Am curious where you see the LNG market in say 10-20 years? Pipeline politics is always messy due to how locked-in customers can become to a single supplier, and LNG offers an escape for that – as well as creating new markets for gas in coastal countries that previously had no good candidates for pipeline connections. The downside for developing countries like Bangladesh is they’re now being outbid for any LNG cargoes on the sea due to intense demand from Europe, so LNG isn’t necessarily reliable despite it theoretically allowing a more diverse range of suppliers to pick from. And pipelines aren’t going to go away, because they’re cheaper and less sophisticated way to shift gas about and remain attractive if the geography works and the supplier-consumer relationship is stable and trusted. Currently LNG is growing rapidly, but where do you see the ceiling for it – is it likely to surpass pipelines in volume? I also wonder whether countries which are resource-rich but also have extensive gas-consuming industries (e.g. chemicals) will deliberately limit their exports in order to remain largely disconnected from global markets, and hence keep costs low for domestic industry and households. Seems to be some mood-music in this direction from US politicians, with talk of how energy exports raise domestic prices?

    @Mike Oxynormus – hopefully @dcardno clarified what I meant. Pipelines connect markets together – I was trying to use electricity and interconnectors as an analogy, because pretty clearly Norwegians couldn’t sell Brits their spare energy this way until someone stuck a giant cable under the North Sea. Now the two markets are linked, prices fell for Brits and rose for Norwegians, but the prices didn’t anywhere near equalise because the interconnector has only very limited capacity. In contrast, the European gas pipe network has enormous capacity so it functions more or less as a single regional market (with Iberia less well-connected and so behaving a bit differently). But Europe isn’t connected to the US market except via the relatively niche role of LNG tankers. The relative supply and demand situations in the two markets mean European prices are far higher than US ones. Moreover, they will remain so in the near future regardless of UK energy supply policy – even if the UK gov goes all-out on extra UK energy production (via fracking, N Sea expansion or extra renewables capacity), the volume of gas (either produced directly or freed up by renewable generation) is not going to be all that big compared to the size of the European market. You’re not daft to consider transport costs, they’re a real thing (particularly when it comes to the LNG vs pipeline issue), but they’re not the main driver here because the cost of piping gas around Britain or into Europe is relatively small.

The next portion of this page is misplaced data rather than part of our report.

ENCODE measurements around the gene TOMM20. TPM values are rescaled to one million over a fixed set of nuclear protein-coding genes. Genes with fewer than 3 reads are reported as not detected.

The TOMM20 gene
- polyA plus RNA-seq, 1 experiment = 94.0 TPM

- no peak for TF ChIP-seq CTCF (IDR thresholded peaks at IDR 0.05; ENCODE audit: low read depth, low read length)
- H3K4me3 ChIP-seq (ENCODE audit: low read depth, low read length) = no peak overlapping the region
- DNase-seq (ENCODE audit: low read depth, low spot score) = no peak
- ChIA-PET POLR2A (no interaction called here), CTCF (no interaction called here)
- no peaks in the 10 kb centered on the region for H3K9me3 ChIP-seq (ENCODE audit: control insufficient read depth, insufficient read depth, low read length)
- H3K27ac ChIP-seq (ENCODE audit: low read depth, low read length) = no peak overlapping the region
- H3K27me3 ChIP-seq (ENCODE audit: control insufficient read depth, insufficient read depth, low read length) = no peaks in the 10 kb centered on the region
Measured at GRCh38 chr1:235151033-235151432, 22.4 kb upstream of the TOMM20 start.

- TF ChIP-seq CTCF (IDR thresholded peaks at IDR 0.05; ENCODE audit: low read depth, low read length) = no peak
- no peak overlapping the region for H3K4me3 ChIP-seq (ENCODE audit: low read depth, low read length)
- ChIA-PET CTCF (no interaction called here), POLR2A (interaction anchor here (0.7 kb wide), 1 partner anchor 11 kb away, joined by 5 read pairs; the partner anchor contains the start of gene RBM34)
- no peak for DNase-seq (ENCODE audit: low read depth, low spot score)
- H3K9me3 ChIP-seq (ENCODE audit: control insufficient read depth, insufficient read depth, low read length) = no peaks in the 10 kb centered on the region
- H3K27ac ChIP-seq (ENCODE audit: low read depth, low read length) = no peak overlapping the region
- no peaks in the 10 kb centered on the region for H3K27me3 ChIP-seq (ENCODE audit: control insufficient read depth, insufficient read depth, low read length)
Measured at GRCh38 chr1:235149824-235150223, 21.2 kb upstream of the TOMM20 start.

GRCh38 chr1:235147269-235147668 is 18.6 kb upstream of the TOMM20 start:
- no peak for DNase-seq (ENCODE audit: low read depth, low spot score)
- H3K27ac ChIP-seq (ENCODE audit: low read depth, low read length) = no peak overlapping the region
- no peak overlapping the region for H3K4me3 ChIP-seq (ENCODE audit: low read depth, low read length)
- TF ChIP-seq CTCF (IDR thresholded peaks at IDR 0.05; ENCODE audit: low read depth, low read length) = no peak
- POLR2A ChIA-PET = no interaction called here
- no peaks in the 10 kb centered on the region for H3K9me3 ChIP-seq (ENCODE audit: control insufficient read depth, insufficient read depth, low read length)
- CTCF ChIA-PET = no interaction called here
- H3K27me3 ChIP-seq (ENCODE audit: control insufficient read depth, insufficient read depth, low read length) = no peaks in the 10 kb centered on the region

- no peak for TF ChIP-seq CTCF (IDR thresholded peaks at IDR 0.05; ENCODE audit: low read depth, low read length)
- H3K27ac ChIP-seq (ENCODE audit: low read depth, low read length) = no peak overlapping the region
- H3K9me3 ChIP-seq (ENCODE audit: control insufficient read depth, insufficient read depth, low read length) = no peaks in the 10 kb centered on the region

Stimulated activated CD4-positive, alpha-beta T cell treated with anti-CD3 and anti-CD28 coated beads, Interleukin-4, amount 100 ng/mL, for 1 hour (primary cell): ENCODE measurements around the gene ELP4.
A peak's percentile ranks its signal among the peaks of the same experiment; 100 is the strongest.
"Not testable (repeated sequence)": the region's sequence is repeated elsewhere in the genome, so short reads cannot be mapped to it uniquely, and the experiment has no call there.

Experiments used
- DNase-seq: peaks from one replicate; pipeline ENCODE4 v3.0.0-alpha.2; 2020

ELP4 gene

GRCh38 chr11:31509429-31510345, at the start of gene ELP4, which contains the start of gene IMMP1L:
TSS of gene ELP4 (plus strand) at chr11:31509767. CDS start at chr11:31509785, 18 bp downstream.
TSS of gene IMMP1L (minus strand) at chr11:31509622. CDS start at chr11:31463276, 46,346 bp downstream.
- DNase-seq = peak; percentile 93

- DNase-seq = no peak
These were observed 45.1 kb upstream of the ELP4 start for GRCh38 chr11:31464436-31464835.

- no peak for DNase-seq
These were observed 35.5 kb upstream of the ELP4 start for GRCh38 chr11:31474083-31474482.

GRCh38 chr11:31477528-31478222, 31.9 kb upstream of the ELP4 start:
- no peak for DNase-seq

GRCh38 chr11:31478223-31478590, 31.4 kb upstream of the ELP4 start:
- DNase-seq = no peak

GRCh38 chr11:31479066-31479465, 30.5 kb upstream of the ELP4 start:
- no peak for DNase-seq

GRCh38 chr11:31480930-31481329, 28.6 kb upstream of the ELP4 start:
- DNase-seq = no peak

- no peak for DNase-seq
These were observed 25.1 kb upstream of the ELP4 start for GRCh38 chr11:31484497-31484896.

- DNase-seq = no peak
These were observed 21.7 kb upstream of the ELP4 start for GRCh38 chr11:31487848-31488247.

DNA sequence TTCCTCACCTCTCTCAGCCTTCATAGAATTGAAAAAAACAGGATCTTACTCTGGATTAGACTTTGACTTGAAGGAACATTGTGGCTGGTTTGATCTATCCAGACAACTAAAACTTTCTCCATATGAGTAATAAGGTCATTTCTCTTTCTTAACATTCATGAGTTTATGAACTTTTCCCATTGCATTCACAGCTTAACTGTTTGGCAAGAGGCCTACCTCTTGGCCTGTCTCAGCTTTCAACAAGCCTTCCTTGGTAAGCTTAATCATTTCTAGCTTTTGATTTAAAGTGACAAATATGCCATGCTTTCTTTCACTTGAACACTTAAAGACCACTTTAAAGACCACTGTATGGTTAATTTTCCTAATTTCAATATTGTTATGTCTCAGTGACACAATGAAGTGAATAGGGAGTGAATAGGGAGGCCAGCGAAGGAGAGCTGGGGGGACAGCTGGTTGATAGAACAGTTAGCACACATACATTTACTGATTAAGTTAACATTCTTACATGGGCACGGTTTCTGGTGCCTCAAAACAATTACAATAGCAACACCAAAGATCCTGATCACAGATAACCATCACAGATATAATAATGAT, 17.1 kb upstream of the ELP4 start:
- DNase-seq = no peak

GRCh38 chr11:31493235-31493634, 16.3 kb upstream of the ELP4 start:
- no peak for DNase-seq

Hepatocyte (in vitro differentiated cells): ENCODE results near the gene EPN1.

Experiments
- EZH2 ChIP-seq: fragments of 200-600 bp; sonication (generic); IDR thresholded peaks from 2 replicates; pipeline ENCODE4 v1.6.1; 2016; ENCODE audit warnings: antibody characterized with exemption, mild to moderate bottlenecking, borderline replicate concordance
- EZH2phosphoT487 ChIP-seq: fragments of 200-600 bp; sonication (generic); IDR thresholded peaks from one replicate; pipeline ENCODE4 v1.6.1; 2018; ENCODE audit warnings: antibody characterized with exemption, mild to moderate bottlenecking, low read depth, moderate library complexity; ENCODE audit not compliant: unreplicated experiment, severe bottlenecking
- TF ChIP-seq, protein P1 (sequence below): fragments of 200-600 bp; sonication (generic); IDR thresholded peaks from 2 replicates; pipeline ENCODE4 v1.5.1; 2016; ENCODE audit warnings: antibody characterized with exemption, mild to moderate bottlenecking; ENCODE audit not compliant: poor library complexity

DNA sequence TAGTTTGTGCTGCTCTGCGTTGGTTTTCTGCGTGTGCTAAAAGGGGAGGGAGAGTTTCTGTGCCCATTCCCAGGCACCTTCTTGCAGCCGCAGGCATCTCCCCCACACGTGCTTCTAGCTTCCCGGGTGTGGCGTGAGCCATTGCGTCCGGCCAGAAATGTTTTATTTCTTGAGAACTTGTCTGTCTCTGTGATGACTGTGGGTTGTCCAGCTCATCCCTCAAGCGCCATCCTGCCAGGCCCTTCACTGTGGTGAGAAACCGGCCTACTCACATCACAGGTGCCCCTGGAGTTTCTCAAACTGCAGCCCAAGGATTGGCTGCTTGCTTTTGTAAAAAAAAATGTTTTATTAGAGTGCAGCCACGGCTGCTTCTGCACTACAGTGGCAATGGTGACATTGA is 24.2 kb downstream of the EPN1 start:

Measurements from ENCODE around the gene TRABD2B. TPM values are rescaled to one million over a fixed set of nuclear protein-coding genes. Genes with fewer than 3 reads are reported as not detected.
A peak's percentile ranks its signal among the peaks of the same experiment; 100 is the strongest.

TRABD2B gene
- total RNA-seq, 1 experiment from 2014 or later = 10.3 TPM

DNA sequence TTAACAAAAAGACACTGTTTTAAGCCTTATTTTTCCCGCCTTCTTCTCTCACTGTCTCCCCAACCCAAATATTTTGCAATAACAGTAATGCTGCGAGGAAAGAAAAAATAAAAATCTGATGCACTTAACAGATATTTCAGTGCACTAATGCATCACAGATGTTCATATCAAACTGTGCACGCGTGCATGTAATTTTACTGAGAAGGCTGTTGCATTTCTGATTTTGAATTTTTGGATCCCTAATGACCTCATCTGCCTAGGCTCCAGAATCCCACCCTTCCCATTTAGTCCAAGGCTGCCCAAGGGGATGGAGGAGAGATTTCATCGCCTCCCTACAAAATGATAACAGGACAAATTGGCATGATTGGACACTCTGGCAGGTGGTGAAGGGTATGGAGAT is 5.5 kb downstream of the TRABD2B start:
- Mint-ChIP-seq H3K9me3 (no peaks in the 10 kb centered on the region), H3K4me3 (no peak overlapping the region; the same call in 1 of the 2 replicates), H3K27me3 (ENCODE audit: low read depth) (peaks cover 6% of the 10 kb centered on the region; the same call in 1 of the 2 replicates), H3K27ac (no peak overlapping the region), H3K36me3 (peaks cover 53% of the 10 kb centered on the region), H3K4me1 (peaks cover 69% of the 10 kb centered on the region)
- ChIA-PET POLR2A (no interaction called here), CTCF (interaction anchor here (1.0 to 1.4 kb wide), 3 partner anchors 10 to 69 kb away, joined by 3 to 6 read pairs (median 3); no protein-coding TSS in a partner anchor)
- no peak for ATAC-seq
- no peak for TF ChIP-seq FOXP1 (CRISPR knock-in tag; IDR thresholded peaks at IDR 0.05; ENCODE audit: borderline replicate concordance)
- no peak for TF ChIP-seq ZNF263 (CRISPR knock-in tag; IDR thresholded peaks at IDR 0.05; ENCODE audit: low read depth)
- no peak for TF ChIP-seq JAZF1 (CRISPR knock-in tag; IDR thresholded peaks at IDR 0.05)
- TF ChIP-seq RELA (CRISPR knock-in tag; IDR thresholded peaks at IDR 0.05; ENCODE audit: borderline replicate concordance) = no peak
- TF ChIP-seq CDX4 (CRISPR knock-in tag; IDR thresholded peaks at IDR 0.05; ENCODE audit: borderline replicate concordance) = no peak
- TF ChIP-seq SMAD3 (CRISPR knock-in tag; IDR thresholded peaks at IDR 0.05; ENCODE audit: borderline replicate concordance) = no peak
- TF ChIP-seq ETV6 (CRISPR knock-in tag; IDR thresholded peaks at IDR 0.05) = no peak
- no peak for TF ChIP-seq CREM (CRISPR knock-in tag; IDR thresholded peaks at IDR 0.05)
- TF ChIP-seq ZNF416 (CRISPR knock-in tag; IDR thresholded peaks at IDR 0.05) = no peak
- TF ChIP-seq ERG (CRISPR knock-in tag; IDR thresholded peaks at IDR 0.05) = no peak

22. Anon – Interesting question about LNG volume versus pipeline volume ten or twenty years out. I am prejudiced by living in North America – there is both lots of gas and lots of demand for it. That means lots of pipelines, even if they are tough to permit / build. For Qatar (say) LNG is obviously an attractive option, relative to the traditional approach to gas without a nearby market: turn it into ammonia or methanol to increase density, and ship it out. Methanex built new methanol trains in Trinidad (IIRC) ten years or so ago – I wonder if LNG would’ve been the preferred choice if Trinidad were making the decision today?

    The perception that Russia was a reliable supplier probably hindered LNG in Europe; I suspect NordStream was always cheaper than LNG, but that’s ignoring (or assuming away) the trusted / untrusted supplier issue that you point out. I’d have to think about it, but my quick take is that global LNG volumes will never match pipeline volume – but I don’t even have a hand-waving argument for that, just a gut feel.

    Hobbling exports to benefit local processors reminds me of our local (British Columbia) argument about exporting raw logs: the sawmills say they are being starved of materials (or they’re priced out of reach), while the lumbermen ask why they should accept a lower-than-market price for their product just to protect someone else’s low-efficiency / high-cost mill? Back in the day they were integrated operations so they cross subsidy wasn’t as much of an issue, or at least wasn’t visible to outsiders – now, not so much.

  23. dcardno – there’s whinges in Queensland about the gas producers exporting the stuff rather than making sure the Qld power stations have enough. They have such a restriction on the producers in Western Australia. I’d blame the idiotic switch to gas when we had plenty of operating power stations burning coal.